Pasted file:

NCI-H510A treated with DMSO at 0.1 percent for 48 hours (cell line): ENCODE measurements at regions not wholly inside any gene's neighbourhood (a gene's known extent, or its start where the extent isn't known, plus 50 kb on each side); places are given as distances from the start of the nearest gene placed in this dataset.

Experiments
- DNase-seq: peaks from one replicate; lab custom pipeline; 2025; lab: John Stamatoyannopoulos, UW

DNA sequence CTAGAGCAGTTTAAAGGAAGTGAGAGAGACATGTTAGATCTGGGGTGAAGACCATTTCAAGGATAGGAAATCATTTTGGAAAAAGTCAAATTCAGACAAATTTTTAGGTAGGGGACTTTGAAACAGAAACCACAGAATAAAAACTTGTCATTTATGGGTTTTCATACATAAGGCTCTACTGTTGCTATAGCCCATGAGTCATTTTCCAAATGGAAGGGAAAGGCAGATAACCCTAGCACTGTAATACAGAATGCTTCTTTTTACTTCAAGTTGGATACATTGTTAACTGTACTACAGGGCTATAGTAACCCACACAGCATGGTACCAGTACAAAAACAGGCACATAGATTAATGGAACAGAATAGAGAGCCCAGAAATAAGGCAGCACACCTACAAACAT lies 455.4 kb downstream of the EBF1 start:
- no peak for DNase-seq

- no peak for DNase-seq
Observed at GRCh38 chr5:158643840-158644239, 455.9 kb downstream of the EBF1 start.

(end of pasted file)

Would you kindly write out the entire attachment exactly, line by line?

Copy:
NCI-H510A treated with DMSO at 0.1 percent for 48 hours (cell line): ENCODE measurements at regions not wholly inside any gene's neighbourhood (a gene's known extent, or its start where the extent isn't known, plus 50 kb on each side); places are given as distances from the start of the nearest gene placed in this dataset.

Experiments
- DNase-seq: peaks from one replicate; lab custom pipeline; 2025; lab: John Stamatoyannopoulos, UW

DNA sequence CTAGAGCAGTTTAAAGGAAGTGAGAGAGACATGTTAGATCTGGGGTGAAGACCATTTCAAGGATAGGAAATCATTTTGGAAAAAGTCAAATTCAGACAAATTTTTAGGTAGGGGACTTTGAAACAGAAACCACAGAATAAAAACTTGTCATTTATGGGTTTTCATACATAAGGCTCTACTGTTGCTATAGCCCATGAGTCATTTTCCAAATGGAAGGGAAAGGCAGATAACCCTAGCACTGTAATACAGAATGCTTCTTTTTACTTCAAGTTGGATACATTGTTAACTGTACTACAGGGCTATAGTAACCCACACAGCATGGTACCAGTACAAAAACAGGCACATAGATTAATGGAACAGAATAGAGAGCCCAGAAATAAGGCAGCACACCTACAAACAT lies 455.4 kb downstream of the EBF1 start:
- no peak for DNase-seq

- no peak for DNase-seq
Observed at GRCh38 chr5:158643840-158644239, 455.9 kb downstream of the EBF1 start.